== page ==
Roof drainage is another source that can add a significant amount of water along your foundation. Roofs with no or clogged gutters discharge a lot of water right next to the house, and gutters with missing or damaged downspouts can do the same. Much of this water can seep into the soil surrounding the house and end up in your basement, especially if you have inadequate drainage away from the house.
Surface drainage repairs can reduce or eliminate many basement water problems. The ground should be sloped at 1 inch per foot, or steeper, for the first 5-10 feet away from the foundation and continuously sloped away from the house beyond that. When grading around the house, make sure to maintain a separation from the soil and any non-concrete wall surfaces to prevent other problems. If there is a garden or landscaping, there should be a way for water to escape and flow away from the house. Keep your gutters clear and the discharge downspouts should be at least 5 feet away from the house, directed to a location where the flow will continue to drain away from the house.
If improvements to the surface drainage around your house don’t do the job, a subsurface drainage system may be needed. The most effective, but also most expensive, is to install drain tile system around the exterior of the foundation. The drain tile is connected to a pump to discharge the water away from the house.
An interior drain tile, installed under the basement floor around the perimeter of the foundation, is another effective means of removing the water from your basement. This system is installed by breaking through the concrete floor around the perimeter of the basement and installing the drain tile with a bedding of washed rock. The drain tile is connected to a sump which has a pump to discharge the water away from your house.
Simple humidity can be a significant source of moisture in basements. A major source of indoor humidity is open windows letting in the moist summer air. Indoor humidity also comes from cooking, showers, humidifiers, or unvented driers. The hot, humid air condenses on cold water plumbing, and colder walls and floors. A full-time operating dehumidifier can significantly reduce the humidity. Other methods of reducing that humidity are installing or repairing any leaks in dryer vent pipes, running bathroom or kitchen fans when showering or cooking, and reducing or eliminating the use of humidifiers in the summer.
Plumbing leaks can be another source of water in the basement. Plumbing leaks can come from water supply or wastewater pipes, faucets, appliances, or sinks or tubs. Two common plumbing leaks in homes are tile showers and the water and ice maker connections for the refrigerator. It is important to repair the leak or replace the defective item after you have figured out where its coming from. Even if you need to cut a hole in the wall or ceiling somewhere, a prompt repair of a plumbing leak can save you from much bigger problems in the future.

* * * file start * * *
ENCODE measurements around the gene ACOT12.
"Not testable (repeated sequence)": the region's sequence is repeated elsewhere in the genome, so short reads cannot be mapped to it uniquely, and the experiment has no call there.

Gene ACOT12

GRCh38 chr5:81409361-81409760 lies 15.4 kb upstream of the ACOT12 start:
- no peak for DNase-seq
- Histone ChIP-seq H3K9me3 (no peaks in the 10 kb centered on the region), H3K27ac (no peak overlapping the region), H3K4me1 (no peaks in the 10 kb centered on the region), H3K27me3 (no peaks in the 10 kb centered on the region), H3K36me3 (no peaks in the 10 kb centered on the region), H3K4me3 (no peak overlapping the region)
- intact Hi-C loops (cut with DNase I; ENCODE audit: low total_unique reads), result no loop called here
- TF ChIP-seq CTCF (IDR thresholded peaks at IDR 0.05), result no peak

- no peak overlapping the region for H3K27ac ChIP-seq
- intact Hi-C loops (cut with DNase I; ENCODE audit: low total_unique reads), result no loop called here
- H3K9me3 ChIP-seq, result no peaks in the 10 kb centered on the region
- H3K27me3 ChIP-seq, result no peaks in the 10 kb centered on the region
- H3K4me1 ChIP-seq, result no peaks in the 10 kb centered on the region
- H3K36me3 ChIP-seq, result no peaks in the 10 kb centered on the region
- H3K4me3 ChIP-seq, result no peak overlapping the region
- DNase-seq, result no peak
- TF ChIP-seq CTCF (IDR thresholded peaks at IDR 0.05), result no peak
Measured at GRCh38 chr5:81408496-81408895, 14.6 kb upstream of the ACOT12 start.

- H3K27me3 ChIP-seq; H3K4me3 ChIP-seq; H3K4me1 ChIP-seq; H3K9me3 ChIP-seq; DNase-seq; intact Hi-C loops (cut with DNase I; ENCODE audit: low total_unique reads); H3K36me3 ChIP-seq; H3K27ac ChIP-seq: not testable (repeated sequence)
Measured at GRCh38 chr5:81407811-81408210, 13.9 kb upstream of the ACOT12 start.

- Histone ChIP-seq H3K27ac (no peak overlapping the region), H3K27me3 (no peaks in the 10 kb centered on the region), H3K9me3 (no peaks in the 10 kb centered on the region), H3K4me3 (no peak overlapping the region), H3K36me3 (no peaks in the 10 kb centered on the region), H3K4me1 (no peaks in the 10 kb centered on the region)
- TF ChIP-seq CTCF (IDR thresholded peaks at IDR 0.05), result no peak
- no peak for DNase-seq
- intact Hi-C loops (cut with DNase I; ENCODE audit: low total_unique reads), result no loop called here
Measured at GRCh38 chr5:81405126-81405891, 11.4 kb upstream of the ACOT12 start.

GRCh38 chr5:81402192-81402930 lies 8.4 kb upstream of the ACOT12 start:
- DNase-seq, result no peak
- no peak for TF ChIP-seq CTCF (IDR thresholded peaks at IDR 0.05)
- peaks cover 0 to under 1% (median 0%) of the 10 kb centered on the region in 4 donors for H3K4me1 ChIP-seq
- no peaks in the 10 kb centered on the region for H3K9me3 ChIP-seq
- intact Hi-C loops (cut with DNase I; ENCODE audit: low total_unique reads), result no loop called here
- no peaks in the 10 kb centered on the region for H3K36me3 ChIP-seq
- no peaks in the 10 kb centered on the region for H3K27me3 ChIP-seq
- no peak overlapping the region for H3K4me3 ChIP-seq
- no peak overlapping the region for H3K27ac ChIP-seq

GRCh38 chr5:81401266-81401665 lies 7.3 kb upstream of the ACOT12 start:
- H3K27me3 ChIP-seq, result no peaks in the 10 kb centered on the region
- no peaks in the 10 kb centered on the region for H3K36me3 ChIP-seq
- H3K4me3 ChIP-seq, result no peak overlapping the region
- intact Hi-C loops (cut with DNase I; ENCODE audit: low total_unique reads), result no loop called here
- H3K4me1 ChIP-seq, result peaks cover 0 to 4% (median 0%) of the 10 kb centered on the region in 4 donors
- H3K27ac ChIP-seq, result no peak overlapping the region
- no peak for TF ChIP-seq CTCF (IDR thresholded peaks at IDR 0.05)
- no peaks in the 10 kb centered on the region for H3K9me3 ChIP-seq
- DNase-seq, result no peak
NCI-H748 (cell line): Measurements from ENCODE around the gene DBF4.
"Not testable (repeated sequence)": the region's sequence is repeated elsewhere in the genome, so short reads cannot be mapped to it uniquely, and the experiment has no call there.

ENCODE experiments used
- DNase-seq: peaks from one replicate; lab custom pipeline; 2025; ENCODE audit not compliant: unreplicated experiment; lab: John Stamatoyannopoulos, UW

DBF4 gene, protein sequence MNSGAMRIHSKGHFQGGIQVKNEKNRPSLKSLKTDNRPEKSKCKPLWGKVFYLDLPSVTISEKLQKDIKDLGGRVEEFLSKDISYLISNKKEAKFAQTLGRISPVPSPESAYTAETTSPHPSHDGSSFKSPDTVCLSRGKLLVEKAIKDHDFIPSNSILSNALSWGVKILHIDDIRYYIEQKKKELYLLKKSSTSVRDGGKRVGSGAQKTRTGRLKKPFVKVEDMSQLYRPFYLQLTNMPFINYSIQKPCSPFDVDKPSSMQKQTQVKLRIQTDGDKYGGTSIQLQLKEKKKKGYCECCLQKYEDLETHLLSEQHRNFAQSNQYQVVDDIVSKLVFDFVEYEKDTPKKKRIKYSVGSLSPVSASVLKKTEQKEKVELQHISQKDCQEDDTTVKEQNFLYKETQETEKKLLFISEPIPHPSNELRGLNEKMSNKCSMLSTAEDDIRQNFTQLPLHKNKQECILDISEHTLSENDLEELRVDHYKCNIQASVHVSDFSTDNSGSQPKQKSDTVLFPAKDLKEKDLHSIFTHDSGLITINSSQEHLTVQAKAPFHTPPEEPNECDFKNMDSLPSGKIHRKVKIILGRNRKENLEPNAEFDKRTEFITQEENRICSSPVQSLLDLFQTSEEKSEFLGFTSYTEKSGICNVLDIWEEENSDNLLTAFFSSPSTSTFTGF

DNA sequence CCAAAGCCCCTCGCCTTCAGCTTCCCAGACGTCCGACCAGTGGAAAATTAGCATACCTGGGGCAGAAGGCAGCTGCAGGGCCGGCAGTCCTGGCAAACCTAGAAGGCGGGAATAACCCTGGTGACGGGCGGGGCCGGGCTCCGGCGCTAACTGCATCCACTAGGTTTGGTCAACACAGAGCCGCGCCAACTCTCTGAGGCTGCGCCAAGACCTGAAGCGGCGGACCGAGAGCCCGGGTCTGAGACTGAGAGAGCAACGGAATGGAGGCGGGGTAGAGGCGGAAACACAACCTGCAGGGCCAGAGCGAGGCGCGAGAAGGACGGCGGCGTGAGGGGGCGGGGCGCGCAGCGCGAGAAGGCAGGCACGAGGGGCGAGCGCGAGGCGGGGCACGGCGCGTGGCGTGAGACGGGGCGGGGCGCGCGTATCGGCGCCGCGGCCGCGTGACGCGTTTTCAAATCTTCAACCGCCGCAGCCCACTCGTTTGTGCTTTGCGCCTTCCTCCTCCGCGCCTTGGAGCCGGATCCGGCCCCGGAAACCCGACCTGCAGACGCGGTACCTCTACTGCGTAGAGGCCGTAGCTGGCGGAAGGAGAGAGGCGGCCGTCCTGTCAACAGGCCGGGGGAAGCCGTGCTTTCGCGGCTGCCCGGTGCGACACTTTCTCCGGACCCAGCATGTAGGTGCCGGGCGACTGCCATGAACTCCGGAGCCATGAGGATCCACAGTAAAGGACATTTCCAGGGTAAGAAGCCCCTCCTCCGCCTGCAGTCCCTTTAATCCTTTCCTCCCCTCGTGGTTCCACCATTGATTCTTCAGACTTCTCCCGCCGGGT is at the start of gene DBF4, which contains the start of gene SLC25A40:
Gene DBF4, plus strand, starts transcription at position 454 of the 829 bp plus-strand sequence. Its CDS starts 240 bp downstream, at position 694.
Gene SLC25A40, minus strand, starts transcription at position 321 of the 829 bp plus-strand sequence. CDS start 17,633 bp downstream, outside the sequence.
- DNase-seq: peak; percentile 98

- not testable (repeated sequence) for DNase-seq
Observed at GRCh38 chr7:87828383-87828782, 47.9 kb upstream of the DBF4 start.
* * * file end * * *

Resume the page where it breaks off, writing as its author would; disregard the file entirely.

Leaks from Above
Exterior above grade walls can leak where the wall covering is damaged or deteriorated, or along wall penetrations. Wall penetrations include anything that is installed through a hole in the siding, such as doors, windows, electrical conduits, or vents. Water can also leak through masonry siding such as brick or stucco. These leaks may seep through the wall and run down the exterior wall, presenting themselves by the presence of stains or drips near the top of the block basement walls.
Leaks in the walls need to be addressed from the source of the leak. Leaks around windows or other wall penetrations can often be repaired with some exterior caulk or sealant around the opening. These leaks can sometimes be easily identified by the condition of the existing sealant. Always completely remove the old sealant if you are repairing the caulk and make sure to completely seal the opening.
Leaking brick walls can be repaired by replacing any damaged bricks, or a job called tuck pointing to repair deteriorated masonry in the joints between bricks. Small cracks in stucco can be repaired with a mixture of sand and exterior caulk and finished with a paint to closely match the existing surface. Larger holes in stucco need to be repaired with new stucco and painted to match the existing walls. For the usual micro-cracks that most masonry products have, there are several sealant products that can be sprayed or brushed on that can seal the small seepage pathways in the walls.
Cracked or damaged aluminium, vinyl or wood siding can be replaced one piece at a time or can be patched with sealants or matching materials. The patch, even if it is the exact same product and color as the original installation, is likely to not be an exact match due to the weathering on the siding on your house that has been exposed to the elements for a period of time.
Moisture in your basement can first appear to be a daunting problem but is often remedied with much less expense or effort that you might expect. If you have a water issue, the first step is to determine where it is coming from. You can come up with a game plan after determining the source. It is important to address these leaks as soon as possible after they are identified to prevent other, more costly and significant, damages. If you have a drip or leak and are having a hard time figuring out where it is coming from, give us a call at (612) 325-5131 – we would be happy to help you protect your investment.